• Jamie Sculley, ND

4 Lifestyle Tips You Can Do for Better Gut Health



There are many lifestyle and dietary changes you can do to take care of your gut and help it heal. Here are four tips you can do in your own life to improve gut health!


Mindful Eating

This means being mentally present when you're eating, paying attention to what you're eating and how much. Take time to chew your food well, take small bites, and eat slowly and thoughtfully. You'll digest your food better and get more nutrition out of it this way.


Distractions like TV and cell phones can disrupt mindful eating. When we're distracted, we tend to eat more and may overeat due to missing signals of fullness. This can cause indigestion, heartburn and weight gain. Try to avoid being distracted by your cell phone, TV or doing work while you eat. If you're out on the road, stop to eat either in your car or find a spot to sit outside.


Use Antibiotics Sparingly

Antibiotics can be useful in cases where someone is very sick, but they've been overused in the past for conditions where they aren't even effective. Now that we know more about the importance of the microbiome, it's important to use them only when needed to prevent killing off the beneficial bacteria and creating resistant bacterial strains. If you have to take one I recommend taking a probiotic as well and getting plenty of probiotic-rich foods in your diet.


Manage Your Stress

Chronic stress can change the composition of your microbiome resulting in increased anxiety and depression. Stress management techniques like exercise, meditation, journaling, gratitude, counseling, adequate sleep, and botanical adaptogens are all good ways to keep your stress level low and your microbiome healthy.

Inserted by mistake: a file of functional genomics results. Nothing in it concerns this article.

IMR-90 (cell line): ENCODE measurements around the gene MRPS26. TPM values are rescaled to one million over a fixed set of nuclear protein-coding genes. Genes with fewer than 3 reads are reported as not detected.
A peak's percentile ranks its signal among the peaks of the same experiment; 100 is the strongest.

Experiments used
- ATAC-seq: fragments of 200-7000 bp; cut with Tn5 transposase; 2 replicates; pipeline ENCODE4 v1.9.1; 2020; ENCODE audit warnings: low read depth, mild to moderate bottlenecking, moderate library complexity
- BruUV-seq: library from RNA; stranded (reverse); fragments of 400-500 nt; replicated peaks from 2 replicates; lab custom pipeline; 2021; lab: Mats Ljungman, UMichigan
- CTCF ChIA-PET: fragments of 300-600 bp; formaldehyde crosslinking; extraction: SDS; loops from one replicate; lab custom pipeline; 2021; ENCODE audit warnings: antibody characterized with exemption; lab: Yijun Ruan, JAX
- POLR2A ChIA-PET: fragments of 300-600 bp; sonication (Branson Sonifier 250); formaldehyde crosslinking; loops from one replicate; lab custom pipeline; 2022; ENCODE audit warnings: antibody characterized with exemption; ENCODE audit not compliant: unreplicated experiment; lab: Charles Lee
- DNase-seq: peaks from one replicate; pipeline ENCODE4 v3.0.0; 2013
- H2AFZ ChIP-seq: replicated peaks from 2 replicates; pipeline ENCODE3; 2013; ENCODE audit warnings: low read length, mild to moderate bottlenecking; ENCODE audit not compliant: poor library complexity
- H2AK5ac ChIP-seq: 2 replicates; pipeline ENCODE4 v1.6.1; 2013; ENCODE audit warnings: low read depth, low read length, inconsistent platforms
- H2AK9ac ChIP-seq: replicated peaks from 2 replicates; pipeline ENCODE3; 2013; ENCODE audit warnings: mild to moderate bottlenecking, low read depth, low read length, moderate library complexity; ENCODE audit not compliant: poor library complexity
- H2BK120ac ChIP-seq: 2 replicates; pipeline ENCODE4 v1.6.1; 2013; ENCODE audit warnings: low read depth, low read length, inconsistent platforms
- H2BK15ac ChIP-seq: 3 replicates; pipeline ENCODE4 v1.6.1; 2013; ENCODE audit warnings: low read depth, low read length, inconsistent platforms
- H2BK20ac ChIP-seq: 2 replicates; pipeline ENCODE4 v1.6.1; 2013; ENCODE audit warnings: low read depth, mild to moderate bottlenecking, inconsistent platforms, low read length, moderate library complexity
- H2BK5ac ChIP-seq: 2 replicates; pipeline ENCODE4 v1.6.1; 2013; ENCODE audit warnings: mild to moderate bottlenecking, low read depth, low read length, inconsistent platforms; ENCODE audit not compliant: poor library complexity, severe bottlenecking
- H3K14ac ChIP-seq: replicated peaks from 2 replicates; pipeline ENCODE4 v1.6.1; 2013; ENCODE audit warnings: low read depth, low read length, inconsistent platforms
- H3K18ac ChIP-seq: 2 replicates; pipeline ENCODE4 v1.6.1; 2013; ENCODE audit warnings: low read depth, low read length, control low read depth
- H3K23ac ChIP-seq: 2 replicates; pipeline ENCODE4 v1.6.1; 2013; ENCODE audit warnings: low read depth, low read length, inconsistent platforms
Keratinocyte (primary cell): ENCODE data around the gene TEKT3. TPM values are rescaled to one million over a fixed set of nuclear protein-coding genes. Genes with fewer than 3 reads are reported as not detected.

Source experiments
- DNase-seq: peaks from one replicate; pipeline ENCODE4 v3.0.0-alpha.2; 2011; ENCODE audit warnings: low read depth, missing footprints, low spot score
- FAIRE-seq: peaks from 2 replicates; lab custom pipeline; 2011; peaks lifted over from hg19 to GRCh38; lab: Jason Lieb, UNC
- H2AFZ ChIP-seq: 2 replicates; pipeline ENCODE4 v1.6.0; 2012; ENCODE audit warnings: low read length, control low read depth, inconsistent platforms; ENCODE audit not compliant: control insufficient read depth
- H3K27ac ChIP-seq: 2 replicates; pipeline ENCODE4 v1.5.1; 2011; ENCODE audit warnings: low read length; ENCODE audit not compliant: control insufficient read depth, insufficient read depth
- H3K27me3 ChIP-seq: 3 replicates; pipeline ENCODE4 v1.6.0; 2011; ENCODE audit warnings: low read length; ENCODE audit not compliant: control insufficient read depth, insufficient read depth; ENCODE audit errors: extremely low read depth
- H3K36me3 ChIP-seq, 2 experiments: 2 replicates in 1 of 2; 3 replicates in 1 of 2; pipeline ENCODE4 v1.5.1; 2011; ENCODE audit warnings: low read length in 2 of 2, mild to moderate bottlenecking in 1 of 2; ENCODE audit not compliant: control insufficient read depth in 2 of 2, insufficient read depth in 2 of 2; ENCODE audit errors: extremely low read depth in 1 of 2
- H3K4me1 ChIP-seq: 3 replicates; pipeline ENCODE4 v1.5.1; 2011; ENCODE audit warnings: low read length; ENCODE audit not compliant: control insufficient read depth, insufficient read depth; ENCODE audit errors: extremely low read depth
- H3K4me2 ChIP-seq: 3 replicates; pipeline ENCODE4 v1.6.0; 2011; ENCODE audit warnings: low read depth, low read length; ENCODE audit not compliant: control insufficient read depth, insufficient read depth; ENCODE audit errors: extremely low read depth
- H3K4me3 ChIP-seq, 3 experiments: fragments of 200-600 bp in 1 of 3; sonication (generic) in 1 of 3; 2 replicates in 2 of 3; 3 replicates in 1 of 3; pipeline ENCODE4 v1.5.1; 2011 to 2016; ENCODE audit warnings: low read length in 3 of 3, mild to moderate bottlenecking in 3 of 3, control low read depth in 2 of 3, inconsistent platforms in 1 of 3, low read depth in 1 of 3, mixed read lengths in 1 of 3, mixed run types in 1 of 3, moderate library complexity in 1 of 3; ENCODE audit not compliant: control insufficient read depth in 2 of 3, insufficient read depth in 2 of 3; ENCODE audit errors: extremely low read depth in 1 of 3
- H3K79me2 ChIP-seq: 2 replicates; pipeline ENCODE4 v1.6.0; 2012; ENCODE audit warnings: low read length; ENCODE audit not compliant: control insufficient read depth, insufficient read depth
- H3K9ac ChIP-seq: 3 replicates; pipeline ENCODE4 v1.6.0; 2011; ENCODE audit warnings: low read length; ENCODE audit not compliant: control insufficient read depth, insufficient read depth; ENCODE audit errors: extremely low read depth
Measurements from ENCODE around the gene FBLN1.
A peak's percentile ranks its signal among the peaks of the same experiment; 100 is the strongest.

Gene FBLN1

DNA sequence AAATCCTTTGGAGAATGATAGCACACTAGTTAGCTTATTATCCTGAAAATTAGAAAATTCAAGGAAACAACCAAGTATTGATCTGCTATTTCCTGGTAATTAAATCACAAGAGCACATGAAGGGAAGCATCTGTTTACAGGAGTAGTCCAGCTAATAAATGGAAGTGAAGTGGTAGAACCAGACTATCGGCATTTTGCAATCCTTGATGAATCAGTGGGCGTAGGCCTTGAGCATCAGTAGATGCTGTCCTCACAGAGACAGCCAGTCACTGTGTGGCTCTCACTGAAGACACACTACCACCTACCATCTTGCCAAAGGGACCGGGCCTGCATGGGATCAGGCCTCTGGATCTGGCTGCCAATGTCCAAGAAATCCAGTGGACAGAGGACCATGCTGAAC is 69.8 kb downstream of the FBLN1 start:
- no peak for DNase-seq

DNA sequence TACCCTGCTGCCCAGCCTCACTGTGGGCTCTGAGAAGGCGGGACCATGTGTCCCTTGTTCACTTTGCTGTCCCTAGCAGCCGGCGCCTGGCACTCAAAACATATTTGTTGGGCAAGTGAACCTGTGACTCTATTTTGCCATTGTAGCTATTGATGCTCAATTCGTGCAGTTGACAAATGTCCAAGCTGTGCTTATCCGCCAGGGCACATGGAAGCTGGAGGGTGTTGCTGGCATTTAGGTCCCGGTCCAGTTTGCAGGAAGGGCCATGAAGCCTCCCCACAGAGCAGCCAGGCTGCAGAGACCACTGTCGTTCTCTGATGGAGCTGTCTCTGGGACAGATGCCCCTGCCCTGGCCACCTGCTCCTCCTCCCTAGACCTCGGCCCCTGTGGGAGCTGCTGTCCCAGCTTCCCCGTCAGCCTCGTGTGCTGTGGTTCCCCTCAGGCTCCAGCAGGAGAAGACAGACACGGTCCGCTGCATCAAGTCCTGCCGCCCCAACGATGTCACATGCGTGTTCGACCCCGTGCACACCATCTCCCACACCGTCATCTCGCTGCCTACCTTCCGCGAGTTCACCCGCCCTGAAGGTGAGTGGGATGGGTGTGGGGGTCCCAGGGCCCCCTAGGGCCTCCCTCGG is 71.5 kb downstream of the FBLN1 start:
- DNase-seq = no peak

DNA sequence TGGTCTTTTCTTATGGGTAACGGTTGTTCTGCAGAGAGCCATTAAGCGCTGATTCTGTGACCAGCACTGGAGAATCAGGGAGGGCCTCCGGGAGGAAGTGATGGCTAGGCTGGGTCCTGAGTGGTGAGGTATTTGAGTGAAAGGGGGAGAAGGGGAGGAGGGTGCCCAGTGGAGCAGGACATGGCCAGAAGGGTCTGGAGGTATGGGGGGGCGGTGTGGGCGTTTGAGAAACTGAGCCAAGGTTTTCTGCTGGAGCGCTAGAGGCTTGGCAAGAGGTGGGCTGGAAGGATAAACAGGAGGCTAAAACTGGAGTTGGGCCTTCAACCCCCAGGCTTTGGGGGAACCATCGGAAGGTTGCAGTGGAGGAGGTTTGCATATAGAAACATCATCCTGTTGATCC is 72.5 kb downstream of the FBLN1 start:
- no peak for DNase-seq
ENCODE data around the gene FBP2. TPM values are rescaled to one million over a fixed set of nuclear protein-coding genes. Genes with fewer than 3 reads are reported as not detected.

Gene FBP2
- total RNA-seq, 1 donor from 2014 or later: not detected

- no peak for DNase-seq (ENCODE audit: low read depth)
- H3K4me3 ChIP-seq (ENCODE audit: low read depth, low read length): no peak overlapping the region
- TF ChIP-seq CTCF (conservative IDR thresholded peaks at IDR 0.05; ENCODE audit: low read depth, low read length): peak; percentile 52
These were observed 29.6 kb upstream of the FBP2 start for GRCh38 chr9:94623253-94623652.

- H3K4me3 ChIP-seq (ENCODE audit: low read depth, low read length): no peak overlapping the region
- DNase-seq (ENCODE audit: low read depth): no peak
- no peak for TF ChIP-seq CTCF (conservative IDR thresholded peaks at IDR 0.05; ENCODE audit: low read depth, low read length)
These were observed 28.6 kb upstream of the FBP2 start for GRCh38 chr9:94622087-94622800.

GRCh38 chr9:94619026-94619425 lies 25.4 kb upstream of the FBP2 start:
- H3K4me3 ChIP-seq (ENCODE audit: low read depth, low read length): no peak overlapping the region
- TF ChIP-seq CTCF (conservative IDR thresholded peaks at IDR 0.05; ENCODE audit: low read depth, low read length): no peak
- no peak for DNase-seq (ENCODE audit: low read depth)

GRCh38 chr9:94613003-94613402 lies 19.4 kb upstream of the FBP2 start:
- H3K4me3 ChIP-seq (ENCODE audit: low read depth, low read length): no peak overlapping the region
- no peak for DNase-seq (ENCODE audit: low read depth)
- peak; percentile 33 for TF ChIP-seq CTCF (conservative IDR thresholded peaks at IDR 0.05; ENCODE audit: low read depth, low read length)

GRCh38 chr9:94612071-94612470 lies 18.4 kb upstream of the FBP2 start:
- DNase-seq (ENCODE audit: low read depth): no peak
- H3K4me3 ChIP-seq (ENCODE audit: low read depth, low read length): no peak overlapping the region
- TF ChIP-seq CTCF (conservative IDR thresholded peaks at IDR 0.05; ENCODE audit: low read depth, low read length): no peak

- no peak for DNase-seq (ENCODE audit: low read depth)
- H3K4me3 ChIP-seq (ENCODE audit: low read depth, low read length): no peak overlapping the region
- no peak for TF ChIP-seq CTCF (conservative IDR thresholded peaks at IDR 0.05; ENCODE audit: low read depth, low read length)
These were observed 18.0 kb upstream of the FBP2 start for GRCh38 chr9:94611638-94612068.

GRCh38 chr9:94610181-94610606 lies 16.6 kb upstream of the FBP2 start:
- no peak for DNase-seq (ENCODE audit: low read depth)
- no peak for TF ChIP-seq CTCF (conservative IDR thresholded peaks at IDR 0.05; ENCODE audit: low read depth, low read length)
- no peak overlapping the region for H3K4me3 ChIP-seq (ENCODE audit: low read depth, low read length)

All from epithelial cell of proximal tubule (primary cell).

Don't Block Stomach Acid

Stomach acid serves an important purpose, and not just for digesting food. You need stomach acid to break down proteins into absorbable amino acids, for vitamin and mineral absorption and to kill harmful pathogens that might be in your food. Here are the many benefits of stomach acid.

  • Protein digestion - Digestive enzymes that break down proteins into amino acids are activated by the acidic environment in the stomach. If proteins aren't fully broken down there will be less amino acids available for use in important functions like muscle building, immunity, growth and repair, and neurotransmitters.

  • Vitamin and mineral absorption - Vitamin B12 has to be attached to a protein called intrinsic factor in the stomach to be absorbed. Before B12 can do this it needs to be released from our food and this process happens with the help of stomach acid. Vitamin B12 is important for proper nerve function and making new cells, especially red blood cells that are vital for carrying oxygen. Minerals that depend on stomach acid include iron, calcium, and magnesium which are vital for carrying oxygen, maintaining bone strength, cardiovascular health and nerve function.

  • Keeps the bad bugs away - The stomach is incredibly acidic around a pH of 2. Not many things can survive in that type of environment including harmful pathogens that might be in our food. Even though our digestive system is inside our body, it's technically "open" to our outside environment because our mouth is. Stomach acid acts as a defense against ingesting harmful bacteria, fungi, and viruses. A notable bacteria that may become a problem with acid blocker use is Clostridium difficile which can cause diarrhea and intestinal inflammation and be difficult to get rid of due to antibiotic resistance. Studies have also found that the risk of pneumonia can increase even in healthy individuals because small amounts of our digestive juices, along with bacteria, can travel up the esophagus and into our lungs when we sleep.


Summary

Mindful eating means paying attention to what you're eating and how much, chewing your food well, taking small bites, and eating slowly. Avoid distractions like TV and cell phones. Use antibiotics sparingly because they've been overused in the past, kill off helpful bacteria that make up our microbiome and contribute to antibiotic resistance. Manage stress because it changes the makeup of your microbiome. Don't block stomach acid because it contributes to protein digestion, vitamin and mineral absorption and protects against harmful bugs.


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In health,

Dr. Jamie





This website is not intended for the purpose of providing medical advice. All information, content, and material of this website is for informational purposes only and are not intended to serve as a substitute for the consultation, diagnosis, and/or medical treatment of a qualified physician or healthcare provider.


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